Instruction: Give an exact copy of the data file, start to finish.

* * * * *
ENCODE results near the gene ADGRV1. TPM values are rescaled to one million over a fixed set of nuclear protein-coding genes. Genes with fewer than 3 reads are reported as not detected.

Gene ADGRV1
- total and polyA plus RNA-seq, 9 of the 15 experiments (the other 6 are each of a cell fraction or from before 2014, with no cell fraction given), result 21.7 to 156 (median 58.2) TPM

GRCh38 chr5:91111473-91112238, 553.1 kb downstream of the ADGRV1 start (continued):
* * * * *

ENCODE results near the gene ADGRV1. TPM values are rescaled to one million over a fixed set of nuclear protein-coding genes. Genes with fewer than 3 reads are reported as not detected.

Gene ADGRV1
- total and polyA plus RNA-seq, 9 of the 15 experiments (the other 6 are each of a cell fraction or from before 2014, with no cell fraction given), result 21.7 to 156 (median 58.2) TPM

GRCh38 chr5:91111473-91112238, 553.1 kb downstream of the ADGRV1 start (continued):